ARI SHAPIRO, HOST:
And we start this hour with the big news today about breast cancer screening.
AUDIE CORNISH, HOST:
For the first time in more than a decade, the American Cancer Society is changing its advice to women and their doctors about mammography. The society's pulling back on how soon most women should start getting annual mammograms and how long they have to keep getting them.
SHAPIRO: In a moment, we will talk with a doctor about this change. First, NPR health correspondent Rob Stein explains what prompted it.
ROB STEIN, BYLINE: Breast cancer is the second most common cancer to hit women after skin cancer, and for years, according to Nancy Keating of Harvard Medical School, doctors told women there was one big thing they could do to avoid dying from breast cancer.
NANCY KEATING: Most recommendations suggested annual mammography starting at age 40.
STEIN: Getting breast x-rays every year could catch cancer early, giving women their best shot at beating it. But then a bombshell hit in 2009. Some really important experts basically said, maybe not.
KEATING: The United States Preventive Services Task Force suggested every other year mammography for women starting at age 50.
STEIN: Most women would wait a whole decade longer before starting mammograms and could even skip it every other year. Why? Well, the task force concluded it just wasn't worth it. Too many women get totally freaked out by false alarms, get radiation and lumpectomies, even, sometimes, mastectomies for what turns out to be nothing.
KEATING: So women go through cancer treatments that they didn't actually need, all of which can be harmful.
STEIN: That set off one of the most intense debates in the history of women's health. Both sides accuse the other of giving women dangerously bad advice. But today, the American Cancer Society announced it too has decided a lot of women can wait longer before starting mammograms. Richard Wender's the Society's chief cancer control officer.
RICHARD WENDER: We now recommend that women begin routine mammography at age 45 and that they be screened every year starting at that age.
STEIN: So the Cancer Society's kind of going half way. Instead of starting at 40, the average woman can wait until she turns 45. And that's not all. She only has to do it every year until she's 54. After that, she can start getting a mammogram every other year.
WENDER: This is a far more tailored guideline than's ever been published before for breast cancer that essentially draws a roadmap of how a woman should think about screening through her lifetime.
STEIN: Why all the changes? Wender says the Society came around to the idea that there are some real downsides to screening millions of healthy women every year when they're so young and their risk is so low.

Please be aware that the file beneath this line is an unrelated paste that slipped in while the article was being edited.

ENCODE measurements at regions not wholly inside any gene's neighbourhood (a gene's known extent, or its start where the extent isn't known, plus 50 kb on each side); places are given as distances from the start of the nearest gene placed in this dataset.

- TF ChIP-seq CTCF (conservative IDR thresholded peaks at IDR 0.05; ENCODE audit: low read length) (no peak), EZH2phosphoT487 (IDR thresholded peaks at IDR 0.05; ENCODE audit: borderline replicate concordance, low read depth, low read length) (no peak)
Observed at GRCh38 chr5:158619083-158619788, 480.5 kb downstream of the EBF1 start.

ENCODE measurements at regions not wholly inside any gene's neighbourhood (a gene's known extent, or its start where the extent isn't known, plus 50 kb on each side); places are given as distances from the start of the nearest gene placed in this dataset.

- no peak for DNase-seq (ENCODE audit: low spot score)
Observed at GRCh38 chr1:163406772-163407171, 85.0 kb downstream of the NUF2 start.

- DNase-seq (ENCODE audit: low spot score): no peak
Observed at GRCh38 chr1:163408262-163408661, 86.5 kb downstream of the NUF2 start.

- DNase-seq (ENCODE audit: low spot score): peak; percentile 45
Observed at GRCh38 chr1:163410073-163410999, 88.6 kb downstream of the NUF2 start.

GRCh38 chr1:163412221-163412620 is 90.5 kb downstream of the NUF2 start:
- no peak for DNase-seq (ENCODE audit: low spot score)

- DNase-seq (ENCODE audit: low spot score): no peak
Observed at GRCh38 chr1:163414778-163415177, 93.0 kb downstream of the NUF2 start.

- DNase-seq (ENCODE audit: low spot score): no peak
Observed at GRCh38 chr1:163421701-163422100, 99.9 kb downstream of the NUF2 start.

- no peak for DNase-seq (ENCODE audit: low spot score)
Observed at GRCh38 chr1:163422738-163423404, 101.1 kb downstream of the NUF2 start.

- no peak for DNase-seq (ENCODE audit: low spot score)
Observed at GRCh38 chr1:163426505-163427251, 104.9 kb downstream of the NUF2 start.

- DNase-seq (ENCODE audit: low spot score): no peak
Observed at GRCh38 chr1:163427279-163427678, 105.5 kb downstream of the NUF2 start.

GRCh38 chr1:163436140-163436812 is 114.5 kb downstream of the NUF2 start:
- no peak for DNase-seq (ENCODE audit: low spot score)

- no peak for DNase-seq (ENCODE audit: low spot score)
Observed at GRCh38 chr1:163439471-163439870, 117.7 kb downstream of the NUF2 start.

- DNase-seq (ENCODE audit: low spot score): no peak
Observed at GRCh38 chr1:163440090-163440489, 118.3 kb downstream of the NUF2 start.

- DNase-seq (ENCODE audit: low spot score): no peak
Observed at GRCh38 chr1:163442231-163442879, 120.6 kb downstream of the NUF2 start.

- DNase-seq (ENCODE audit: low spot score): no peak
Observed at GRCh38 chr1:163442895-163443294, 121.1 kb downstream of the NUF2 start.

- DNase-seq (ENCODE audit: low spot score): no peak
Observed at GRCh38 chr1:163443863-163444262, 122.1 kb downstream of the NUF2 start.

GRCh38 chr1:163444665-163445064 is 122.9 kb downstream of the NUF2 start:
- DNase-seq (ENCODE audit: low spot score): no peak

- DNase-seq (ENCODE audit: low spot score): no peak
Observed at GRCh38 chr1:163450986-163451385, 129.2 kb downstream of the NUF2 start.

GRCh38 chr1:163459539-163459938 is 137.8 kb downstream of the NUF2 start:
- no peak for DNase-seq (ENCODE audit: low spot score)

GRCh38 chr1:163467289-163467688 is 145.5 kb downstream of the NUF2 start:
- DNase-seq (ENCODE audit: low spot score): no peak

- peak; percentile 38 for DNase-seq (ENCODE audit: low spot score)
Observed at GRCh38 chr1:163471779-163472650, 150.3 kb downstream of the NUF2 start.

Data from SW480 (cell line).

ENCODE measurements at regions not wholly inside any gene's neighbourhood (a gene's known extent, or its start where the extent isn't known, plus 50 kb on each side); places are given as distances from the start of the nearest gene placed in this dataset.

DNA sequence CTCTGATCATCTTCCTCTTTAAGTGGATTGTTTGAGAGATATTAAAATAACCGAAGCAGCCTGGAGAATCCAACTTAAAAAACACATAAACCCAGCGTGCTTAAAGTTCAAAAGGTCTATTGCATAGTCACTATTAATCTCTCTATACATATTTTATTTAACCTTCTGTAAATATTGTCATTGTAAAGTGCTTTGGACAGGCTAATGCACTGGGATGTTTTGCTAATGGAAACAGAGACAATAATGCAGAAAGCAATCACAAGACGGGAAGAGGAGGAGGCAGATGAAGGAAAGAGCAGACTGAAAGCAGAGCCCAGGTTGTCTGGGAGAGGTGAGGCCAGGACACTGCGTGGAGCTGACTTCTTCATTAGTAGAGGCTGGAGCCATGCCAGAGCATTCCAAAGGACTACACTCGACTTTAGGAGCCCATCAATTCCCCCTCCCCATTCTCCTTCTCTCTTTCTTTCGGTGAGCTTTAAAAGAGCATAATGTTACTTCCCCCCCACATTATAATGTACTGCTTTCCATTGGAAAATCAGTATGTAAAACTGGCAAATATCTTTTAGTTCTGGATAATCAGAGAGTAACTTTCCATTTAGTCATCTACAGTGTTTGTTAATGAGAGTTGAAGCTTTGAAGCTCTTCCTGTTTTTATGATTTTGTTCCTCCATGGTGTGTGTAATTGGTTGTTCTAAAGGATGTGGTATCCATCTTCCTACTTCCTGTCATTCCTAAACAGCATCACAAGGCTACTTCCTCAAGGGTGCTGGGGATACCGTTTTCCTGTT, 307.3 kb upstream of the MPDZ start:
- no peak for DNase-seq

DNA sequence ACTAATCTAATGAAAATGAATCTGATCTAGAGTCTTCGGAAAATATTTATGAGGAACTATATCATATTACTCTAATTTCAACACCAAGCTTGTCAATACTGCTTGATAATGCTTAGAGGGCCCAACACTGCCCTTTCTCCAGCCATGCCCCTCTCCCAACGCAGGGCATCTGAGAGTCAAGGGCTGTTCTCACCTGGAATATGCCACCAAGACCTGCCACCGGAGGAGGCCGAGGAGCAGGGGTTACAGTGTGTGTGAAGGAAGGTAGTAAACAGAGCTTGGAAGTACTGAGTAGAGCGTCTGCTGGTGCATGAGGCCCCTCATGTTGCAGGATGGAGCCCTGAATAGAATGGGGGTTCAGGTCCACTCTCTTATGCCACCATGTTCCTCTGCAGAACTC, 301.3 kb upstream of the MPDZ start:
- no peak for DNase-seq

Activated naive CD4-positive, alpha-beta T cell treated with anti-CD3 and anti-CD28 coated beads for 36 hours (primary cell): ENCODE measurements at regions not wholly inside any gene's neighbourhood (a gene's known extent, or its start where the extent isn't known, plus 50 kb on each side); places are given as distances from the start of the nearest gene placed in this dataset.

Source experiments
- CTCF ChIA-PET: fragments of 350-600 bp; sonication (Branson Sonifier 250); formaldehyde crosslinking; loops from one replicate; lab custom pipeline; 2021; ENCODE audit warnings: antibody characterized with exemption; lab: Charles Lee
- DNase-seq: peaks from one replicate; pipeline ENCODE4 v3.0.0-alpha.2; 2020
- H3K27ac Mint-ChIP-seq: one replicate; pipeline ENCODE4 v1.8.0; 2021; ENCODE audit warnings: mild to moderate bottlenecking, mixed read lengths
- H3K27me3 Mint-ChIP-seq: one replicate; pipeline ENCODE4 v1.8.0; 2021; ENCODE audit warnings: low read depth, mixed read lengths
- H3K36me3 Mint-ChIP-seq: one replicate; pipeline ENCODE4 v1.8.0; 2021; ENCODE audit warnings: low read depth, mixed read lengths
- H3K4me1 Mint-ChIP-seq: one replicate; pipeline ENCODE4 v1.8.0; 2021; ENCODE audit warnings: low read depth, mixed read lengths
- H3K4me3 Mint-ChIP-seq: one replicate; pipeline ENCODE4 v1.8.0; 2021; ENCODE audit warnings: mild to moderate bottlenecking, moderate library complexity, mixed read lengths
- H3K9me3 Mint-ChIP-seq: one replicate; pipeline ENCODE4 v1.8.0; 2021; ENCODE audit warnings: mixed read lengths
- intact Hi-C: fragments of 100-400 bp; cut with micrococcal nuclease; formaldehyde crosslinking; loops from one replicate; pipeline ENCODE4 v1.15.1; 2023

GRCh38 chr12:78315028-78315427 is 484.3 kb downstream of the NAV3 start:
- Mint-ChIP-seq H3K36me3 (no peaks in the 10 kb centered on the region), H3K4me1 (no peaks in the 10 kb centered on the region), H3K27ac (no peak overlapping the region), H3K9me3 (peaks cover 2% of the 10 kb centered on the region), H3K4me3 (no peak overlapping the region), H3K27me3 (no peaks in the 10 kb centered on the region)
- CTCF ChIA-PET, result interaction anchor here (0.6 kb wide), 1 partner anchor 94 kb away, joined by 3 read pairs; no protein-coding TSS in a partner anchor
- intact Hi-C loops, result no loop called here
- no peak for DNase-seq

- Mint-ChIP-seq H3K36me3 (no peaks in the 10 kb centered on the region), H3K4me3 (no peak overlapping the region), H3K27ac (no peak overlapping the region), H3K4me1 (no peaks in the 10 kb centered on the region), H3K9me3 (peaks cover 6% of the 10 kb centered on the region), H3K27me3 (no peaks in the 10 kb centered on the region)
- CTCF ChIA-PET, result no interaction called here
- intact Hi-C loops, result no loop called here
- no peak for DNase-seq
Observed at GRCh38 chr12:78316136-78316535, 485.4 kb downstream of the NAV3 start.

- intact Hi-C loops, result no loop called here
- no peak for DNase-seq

WENDER: Today, screening guidelines are expected to judge the balance between benefits and harms. And that was actually not a standard approach in 2003, which was a time when virtually all of the emphasis was only on the potential benefits of screening.
STEIN: Now, the Society isn't saying women can't start mammograms every year when they turn 40. They can, and many should, especially if they have reason to be worried because maybe their mother or sister or cousin had breast cancer. Wender says each woman needs to talk to her doctor to figure out what makes the most sense for her. Many experts think this is a big step in the right direction. Here's Nancy Keating again from Harvard.
KEATING: There really is not a single answer to the question, should I have a mammogram? It really involves looking at each patient individually, thinking about their risk of developing breast cancer and thinking about the harms.
STEIN: The society is also saying that doctors don't have to bother with physical exams of women's breasts ever year anymore. Mammograms are enough. But not everyone is totally thrilled with the new guidelines. Debra Monticciolo is with the American College of Radiology. She's worried about dropping the recommendation to start screening every year at age 40.
DEBRA MONTICCIOLO: I am personally concerned, as a woman and as a person heavily involved in breast cancer screening. There'll be lives that we could save that will be lost.
STEIN: And others think the Cancer Society is still pushing mammograms too hard. Fran Visco heads the National Breast Cancer Coalition, a big advocacy group.
FRAN VISCO: No matter how they try to slice and dice it, the reality is that mammography screening has minimal benefit, and it has significance cost. I think all the American Cancer Society has done is really add to the confusion without helping women make an informed decision.
STEIN: So it's clear the debate about how best to use mammography is far from over. Rob Stein, NPR News.
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